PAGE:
Tuesday, December 4, 2012

Coming Up On the 150th Anniversary of the Battle of Fredericksburg-- Part 3

Kind of strange that the Union would not refer to this as the Battle of the Rappahannock, since that is the name of the river by the town.  Normally, they named battles after nearby water.

A sunken road near the bottom of the hill was protected by a stone wall which made for excellent Confederate defensive positions.  Members of the Goldsboro Rifles from Wayne County were among the men behind that wall.

Standing four deep, they used assembly line techniques to keep the soldier in the front constantly firing a gun and they literally mowed down the Union attackers.  During the afternoon, there were twelve attacks that December 13th afternoon, all of which failed.

According to Bull, "It was probably the best defensive position lee held during the entire war.  It wasn't war.  It was murder."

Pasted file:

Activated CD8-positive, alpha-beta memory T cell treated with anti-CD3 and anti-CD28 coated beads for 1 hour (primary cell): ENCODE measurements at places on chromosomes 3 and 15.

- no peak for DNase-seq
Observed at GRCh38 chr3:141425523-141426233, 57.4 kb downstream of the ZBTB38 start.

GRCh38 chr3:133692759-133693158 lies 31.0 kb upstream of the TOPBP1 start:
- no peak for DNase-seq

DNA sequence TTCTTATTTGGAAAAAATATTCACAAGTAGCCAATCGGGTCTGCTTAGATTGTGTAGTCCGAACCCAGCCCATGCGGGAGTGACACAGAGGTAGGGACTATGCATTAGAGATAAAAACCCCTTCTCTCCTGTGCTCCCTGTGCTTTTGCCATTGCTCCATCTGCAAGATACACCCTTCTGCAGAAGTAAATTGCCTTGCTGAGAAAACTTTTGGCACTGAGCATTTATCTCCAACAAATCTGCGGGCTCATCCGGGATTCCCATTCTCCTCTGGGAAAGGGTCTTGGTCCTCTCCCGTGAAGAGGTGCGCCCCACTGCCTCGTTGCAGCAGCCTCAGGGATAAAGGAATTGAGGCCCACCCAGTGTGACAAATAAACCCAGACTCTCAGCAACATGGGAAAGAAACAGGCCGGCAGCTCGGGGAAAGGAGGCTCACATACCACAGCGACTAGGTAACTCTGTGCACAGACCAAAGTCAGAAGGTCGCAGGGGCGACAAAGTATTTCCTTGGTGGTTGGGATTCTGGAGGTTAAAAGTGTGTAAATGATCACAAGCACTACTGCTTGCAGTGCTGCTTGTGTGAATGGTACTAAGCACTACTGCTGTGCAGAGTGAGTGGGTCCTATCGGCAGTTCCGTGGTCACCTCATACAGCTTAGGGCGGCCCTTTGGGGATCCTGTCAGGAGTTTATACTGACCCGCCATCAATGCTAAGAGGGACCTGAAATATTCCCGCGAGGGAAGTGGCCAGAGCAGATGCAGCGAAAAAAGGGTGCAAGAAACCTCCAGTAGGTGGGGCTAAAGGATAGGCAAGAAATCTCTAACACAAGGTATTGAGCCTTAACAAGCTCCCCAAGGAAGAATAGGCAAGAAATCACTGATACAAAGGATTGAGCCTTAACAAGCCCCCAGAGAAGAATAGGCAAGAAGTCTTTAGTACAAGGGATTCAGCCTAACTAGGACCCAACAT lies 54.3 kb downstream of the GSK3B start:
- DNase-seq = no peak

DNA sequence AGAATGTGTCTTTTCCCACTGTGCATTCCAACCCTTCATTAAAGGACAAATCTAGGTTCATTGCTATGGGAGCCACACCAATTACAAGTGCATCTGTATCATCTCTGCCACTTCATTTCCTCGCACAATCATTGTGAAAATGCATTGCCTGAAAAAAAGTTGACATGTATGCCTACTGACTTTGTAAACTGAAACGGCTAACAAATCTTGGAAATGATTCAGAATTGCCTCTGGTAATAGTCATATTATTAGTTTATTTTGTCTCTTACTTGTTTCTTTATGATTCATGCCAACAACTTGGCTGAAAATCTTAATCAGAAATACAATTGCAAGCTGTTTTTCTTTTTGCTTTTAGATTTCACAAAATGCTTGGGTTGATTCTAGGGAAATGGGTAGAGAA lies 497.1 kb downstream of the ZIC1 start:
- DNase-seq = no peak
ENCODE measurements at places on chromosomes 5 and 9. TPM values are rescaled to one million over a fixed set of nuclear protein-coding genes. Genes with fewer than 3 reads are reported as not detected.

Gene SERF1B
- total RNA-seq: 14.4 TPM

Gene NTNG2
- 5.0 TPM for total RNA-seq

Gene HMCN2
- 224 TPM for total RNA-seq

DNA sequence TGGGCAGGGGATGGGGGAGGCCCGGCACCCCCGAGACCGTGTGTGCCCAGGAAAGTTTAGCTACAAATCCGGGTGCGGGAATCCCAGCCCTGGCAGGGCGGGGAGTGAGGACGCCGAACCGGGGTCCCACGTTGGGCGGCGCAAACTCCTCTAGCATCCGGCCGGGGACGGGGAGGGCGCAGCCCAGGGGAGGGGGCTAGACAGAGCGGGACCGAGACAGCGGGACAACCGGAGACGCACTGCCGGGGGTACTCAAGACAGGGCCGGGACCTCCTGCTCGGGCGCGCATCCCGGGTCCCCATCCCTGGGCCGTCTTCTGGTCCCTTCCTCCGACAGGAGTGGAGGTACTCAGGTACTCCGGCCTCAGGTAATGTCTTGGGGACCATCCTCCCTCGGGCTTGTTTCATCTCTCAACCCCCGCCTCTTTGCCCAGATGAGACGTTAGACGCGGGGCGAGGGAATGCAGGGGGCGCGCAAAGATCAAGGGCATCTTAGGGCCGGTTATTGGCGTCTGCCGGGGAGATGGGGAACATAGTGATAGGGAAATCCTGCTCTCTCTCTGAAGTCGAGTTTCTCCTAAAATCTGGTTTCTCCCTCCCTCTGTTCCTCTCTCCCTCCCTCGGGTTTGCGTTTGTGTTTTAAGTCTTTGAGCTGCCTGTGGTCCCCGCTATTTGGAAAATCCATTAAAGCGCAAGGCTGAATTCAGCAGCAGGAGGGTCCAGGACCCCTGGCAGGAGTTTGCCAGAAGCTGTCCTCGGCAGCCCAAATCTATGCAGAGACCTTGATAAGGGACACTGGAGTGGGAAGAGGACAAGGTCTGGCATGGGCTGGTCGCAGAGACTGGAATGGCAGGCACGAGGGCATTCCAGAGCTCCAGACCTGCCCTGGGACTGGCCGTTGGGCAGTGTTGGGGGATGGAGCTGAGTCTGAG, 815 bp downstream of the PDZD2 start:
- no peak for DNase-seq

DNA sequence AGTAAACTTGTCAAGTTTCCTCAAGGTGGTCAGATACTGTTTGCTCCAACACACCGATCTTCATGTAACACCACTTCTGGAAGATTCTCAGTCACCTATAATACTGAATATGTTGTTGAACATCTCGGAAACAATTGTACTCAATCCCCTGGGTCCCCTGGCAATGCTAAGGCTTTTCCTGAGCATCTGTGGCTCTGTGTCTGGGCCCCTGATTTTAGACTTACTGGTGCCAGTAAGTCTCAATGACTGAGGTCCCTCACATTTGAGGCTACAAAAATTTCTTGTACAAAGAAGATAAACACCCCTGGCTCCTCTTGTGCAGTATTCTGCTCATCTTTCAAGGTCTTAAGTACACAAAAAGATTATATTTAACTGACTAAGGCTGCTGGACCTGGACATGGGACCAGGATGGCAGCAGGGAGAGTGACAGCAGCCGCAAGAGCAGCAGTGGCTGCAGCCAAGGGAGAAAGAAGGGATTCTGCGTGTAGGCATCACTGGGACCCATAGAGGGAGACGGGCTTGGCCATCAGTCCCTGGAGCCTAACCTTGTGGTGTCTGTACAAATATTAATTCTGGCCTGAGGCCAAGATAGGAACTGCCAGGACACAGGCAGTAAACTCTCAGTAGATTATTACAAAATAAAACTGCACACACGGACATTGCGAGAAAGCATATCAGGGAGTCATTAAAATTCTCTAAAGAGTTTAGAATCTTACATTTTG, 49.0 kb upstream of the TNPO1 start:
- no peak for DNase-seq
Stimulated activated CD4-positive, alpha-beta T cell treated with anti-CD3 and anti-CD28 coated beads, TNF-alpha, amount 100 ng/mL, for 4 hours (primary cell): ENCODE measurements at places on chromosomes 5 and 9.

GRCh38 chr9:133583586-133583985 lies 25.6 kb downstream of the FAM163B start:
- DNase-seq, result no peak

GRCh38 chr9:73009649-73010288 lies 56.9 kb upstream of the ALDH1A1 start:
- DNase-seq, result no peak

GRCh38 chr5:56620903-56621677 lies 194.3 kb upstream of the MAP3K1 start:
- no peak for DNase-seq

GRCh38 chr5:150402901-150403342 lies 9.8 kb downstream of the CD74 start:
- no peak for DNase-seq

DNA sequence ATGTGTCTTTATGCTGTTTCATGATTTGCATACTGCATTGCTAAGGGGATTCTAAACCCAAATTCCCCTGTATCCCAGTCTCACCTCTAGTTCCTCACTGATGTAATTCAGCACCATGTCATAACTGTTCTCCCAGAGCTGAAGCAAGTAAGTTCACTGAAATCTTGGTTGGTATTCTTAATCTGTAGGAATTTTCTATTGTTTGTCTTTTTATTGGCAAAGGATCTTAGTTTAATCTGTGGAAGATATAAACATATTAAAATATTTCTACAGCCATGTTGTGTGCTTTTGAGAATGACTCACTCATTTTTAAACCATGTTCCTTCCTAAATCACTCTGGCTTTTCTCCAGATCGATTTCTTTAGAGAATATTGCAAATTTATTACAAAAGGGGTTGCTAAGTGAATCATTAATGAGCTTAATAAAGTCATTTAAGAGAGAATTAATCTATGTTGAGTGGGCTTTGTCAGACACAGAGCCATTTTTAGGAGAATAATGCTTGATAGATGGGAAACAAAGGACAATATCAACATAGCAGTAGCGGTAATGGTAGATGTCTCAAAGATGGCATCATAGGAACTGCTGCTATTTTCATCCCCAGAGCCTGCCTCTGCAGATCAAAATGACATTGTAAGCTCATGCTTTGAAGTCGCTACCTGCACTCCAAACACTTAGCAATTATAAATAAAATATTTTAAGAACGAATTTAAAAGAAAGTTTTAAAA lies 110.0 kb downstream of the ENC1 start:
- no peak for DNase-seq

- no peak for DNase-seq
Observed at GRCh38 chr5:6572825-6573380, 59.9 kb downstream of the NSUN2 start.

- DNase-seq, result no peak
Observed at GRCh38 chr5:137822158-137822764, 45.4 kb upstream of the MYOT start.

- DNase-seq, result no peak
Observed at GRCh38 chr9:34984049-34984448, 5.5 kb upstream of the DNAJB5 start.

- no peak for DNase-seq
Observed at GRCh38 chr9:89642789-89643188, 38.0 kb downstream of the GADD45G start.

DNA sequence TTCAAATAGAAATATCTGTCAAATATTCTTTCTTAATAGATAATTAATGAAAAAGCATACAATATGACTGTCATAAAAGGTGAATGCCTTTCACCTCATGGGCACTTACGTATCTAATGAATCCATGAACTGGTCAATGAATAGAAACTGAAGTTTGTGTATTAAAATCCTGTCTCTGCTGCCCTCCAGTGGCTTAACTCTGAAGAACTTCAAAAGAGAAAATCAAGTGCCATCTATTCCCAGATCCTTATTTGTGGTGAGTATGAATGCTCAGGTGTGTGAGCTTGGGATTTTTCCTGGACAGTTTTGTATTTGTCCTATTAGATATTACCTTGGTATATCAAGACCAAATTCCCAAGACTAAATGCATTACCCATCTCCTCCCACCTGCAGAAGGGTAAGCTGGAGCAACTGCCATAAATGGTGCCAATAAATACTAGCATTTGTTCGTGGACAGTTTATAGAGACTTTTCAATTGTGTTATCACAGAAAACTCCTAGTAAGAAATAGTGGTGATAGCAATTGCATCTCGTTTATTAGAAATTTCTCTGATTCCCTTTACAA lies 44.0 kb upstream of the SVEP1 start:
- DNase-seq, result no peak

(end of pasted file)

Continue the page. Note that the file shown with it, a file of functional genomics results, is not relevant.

He noted the actions of Richard Kirkland of South Carolina who jumped the wall to help the many wounded Union soldiers.  He is remembered as "The Angel of Marye's Heights."

The next scheduled lecture in the series will be held Dec. 11th and will focus on the Battle of Goldsborough Bridge and a re-enactment of the battle is planned for Dec. 15-16 on the actual battle site, which is county-owned.

Sure Would Like to be There.  --Old Secesh

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